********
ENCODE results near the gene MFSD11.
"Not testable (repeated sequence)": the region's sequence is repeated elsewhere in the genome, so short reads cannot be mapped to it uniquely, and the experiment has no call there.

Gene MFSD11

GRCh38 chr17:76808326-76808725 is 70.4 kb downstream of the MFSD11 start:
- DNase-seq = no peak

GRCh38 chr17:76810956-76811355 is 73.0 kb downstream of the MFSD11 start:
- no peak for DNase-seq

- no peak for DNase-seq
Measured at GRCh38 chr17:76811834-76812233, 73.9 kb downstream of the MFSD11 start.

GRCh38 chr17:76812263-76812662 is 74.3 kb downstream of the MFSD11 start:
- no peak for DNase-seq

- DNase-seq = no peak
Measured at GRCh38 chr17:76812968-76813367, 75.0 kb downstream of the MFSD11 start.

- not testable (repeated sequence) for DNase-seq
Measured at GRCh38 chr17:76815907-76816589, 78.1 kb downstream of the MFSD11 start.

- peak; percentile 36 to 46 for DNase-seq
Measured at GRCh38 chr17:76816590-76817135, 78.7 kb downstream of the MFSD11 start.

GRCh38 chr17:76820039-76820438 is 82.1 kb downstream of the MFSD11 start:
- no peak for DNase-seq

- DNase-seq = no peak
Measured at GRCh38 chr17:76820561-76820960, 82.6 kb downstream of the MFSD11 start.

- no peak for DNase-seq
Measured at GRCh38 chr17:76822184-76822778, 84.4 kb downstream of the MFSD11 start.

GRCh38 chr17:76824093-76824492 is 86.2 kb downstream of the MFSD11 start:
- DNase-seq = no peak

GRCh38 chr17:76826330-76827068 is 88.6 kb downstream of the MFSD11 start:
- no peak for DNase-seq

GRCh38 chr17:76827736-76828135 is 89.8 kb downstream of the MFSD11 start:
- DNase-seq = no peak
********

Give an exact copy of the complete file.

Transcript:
ENCODE results near the gene MFSD11.
"Not testable (repeated sequence)": the region's sequence is repeated elsewhere in the genome, so short reads cannot be mapped to it uniquely, and the experiment has no call there.

Gene MFSD11

GRCh38 chr17:76808326-76808725 is 70.4 kb downstream of the MFSD11 start:
- DNase-seq = no peak

GRCh38 chr17:76810956-76811355 is 73.0 kb downstream of the MFSD11 start:
- no peak for DNase-seq

- no peak for DNase-seq
Measured at GRCh38 chr17:76811834-76812233, 73.9 kb downstream of the MFSD11 start.

GRCh38 chr17:76812263-76812662 is 74.3 kb downstream of the MFSD11 start:
- no peak for DNase-seq

- DNase-seq = no peak
Measured at GRCh38 chr17:76812968-76813367, 75.0 kb downstream of the MFSD11 start.

- not testable (repeated sequence) for DNase-seq
Measured at GRCh38 chr17:76815907-76816589, 78.1 kb downstream of the MFSD11 start.

- peak; percentile 36 to 46 for DNase-seq
Measured at GRCh38 chr17:76816590-76817135, 78.7 kb downstream of the MFSD11 start.

GRCh38 chr17:76820039-76820438 is 82.1 kb downstream of the MFSD11 start:
- no peak for DNase-seq

- DNase-seq = no peak
Measured at GRCh38 chr17:76820561-76820960, 82.6 kb downstream of the MFSD11 start.

- no peak for DNase-seq
Measured at GRCh38 chr17:76822184-76822778, 84.4 kb downstream of the MFSD11 start.

GRCh38 chr17:76824093-76824492 is 86.2 kb downstream of the MFSD11 start:
- DNase-seq = no peak

GRCh38 chr17:76826330-76827068 is 88.6 kb downstream of the MFSD11 start:
- no peak for DNase-seq

GRCh38 chr17:76827736-76828135 is 89.8 kb downstream of the MFSD11 start:
- DNase-seq = no peak